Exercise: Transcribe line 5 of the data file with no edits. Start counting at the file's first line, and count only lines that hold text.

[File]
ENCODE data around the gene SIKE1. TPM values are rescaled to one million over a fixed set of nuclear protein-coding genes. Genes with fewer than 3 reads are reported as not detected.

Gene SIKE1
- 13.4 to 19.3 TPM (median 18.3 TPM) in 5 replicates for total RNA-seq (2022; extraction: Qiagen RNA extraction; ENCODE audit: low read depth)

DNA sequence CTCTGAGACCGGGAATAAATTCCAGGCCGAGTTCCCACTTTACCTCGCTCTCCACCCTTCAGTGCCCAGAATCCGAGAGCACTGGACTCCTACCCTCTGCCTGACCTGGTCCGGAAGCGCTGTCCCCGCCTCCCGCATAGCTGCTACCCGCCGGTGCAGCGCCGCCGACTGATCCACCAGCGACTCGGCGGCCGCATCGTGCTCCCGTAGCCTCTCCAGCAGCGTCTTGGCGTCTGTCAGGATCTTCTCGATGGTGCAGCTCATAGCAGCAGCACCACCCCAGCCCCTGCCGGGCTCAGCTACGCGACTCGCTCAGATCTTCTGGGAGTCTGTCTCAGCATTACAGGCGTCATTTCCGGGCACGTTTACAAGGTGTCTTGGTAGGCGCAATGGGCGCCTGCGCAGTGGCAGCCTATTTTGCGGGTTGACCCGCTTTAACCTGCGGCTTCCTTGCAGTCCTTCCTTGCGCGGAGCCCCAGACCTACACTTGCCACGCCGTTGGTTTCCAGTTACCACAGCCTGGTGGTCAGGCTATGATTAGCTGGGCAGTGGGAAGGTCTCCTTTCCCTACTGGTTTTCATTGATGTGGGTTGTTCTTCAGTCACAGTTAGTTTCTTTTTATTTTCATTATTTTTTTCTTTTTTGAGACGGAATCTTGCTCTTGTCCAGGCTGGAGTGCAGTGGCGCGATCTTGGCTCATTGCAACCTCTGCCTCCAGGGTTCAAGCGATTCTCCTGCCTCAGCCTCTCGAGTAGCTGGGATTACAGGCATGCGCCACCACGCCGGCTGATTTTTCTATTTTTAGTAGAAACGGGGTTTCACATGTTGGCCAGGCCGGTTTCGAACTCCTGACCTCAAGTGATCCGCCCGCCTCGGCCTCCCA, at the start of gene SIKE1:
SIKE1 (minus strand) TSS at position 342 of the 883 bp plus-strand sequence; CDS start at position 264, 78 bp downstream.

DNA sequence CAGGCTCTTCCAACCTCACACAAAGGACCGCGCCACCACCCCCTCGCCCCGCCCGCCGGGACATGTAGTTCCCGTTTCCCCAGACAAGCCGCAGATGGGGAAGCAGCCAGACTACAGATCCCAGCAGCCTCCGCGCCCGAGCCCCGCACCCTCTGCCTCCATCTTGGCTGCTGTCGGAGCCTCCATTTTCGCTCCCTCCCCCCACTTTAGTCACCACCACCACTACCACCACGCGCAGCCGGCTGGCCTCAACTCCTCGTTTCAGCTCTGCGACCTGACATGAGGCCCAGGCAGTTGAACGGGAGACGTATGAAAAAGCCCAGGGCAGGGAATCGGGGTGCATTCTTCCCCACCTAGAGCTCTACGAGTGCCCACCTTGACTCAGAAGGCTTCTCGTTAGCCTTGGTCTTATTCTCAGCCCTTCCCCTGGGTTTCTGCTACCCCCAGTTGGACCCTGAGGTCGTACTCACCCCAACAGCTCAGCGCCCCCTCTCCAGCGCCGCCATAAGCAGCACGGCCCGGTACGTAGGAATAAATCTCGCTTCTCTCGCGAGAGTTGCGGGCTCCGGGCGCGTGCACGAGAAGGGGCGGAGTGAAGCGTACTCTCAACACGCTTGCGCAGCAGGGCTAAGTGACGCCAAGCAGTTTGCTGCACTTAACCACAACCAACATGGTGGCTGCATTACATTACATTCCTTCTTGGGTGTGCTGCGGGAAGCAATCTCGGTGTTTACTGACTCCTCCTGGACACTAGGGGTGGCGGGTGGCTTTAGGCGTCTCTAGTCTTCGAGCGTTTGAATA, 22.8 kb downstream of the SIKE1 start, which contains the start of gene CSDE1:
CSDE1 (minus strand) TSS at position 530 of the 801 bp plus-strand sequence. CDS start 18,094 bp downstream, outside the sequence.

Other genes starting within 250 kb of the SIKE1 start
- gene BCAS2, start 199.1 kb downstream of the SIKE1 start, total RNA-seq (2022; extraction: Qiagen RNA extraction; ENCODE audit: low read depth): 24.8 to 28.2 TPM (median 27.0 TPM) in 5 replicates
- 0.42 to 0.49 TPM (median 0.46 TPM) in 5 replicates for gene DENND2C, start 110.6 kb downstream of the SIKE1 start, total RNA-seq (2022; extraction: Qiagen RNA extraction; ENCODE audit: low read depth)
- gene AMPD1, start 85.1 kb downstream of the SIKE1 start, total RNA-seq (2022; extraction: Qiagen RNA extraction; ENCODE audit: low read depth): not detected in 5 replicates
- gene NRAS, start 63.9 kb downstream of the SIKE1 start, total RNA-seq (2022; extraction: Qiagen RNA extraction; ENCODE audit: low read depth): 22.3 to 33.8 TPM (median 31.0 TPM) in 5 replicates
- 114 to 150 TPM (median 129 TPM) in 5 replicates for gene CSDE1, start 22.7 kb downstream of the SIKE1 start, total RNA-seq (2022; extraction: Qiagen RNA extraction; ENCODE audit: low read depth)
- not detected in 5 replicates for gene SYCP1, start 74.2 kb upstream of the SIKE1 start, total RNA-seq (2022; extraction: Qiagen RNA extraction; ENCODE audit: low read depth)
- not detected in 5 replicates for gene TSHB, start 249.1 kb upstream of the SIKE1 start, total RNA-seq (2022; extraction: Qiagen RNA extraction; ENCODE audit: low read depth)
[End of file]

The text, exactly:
SIKE1 (minus strand) TSS at position 342 of the 883 bp plus-strand sequence; CDS start at position 264, 78 bp downstream.